Media Kit: Global push to finance the future
A summit-level meeting in Monterrey, Mexico, in March is addressing the imperative to build a stable and more prosperous world community and to make progress on poverty reduction and other Millennium Development Goals.
The International Conference on Financing for Development (FfD) is mandated by the UN General Assembly to promote international cooperation in six areas that are key to prospects of the world's developing and transition economies:
stepping up the mobilization of economic resources within countries; increasing the flow and broadening the reach of private international investment; opening access to markets and ensuring fair and equitable trade regimes; strengthening official development assistance; solving intractable developing country debt difficulties; improving the coherence of global and regional financial structures and promoting fair representation of developing countries in international decision making. Without progress in the area of financial resources, UN Secretary-General Kofi Annan has said, universally agreed goals agreed to by 147 Heads of State and Government and 191 nations at the Millennium Summit - such as the halving of extreme poverty by 2015 - are in jeopardy.
FfD brings the United Nations together with the International Monetary Fund, the World Bank, the World Trade Organization and representatives of civil society and business. Another distinctive feature of the Monterrey meeting will be national representation at a high-level by finance and foreign ministries as well as by Heads of State.
Why Monterrey is important Speaking to the January 2002 FfD preparatory meeting, UN Secretary-General Kofi Annan outlined key areas where he envisaged progress in Monterrey:
support for the Millennium Development Goals through a reversal of the long-term decline in official development assistance - if possible, by doubling annual ODA from $50 to $100 billion within two or three years so as to cut extreme poverty in half by 2015; a strengthened consensus on policies needed within the developing countries to mobilize resources, improve domestic financial institutions and attract foreign investment; agreement in favour of a comprehensive international convention against corruption; continuation of the momentum achieved in Doha, where a new agenda for trade negotiations was agreed; commitment to implement and extend the Heavily Indebted Poor Countries initiative and to deal with middle-income country debt crises, including through new ways to resolve sovereign country debt crises; expansion of the representation of developing countries in global economic management. Overall, Monterrey presents an opportunity for the world's leaders to arrive at agreements on development policy and to show their commitment to development and to reaching the Millennium Goals for poverty reduction.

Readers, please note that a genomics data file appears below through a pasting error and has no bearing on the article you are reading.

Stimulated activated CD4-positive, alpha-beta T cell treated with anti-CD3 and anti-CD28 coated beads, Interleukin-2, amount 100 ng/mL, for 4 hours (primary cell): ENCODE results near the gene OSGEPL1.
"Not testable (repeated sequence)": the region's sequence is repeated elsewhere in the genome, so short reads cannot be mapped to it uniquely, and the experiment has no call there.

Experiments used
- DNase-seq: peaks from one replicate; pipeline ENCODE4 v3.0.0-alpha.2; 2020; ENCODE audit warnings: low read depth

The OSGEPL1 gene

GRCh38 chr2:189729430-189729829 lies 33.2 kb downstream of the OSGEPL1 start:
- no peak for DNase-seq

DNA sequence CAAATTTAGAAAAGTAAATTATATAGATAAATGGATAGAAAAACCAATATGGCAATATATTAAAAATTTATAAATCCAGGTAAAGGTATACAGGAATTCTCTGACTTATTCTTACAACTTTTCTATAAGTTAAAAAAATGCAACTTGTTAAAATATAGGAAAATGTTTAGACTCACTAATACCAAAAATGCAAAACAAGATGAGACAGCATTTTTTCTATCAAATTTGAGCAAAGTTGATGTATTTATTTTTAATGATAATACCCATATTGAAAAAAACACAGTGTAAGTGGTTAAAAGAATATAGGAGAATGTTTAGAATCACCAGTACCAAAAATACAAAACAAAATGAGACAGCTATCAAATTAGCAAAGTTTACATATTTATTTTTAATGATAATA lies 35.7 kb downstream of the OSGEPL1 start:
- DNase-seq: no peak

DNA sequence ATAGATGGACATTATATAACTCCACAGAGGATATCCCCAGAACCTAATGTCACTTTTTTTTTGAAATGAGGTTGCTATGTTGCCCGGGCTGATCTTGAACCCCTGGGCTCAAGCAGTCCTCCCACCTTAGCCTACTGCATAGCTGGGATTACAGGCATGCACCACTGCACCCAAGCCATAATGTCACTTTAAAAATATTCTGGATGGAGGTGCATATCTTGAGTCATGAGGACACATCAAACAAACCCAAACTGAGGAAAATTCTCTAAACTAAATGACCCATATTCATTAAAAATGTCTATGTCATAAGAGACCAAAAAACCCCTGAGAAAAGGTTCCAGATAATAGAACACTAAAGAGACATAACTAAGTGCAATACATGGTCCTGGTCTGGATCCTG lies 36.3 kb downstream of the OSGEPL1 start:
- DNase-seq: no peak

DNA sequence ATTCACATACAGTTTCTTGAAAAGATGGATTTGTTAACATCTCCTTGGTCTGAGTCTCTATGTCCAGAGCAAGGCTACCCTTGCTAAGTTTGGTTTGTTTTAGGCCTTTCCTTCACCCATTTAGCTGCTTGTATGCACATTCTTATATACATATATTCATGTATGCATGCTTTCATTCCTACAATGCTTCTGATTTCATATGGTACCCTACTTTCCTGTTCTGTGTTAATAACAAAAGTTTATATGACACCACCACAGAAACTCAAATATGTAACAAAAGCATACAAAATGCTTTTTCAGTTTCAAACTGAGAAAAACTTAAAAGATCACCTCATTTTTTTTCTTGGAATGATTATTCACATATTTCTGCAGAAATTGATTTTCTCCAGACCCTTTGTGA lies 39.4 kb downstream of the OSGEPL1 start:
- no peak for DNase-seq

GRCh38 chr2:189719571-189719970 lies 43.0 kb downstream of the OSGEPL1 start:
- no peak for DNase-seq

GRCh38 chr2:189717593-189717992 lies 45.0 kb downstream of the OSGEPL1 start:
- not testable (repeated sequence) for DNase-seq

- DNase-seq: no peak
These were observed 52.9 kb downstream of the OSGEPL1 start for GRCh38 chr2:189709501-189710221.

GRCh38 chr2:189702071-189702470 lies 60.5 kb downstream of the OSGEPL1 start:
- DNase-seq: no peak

For information contact the UN Department of Public Information, Room S-1040, United Nations, New York, NY 10017. Tim Wall at telephone 1-212-963-5851, firstname.lastname@example.org or Nick Snyder, 1-212-963-4382, email@example.com.
Development Coordinating Secretariat
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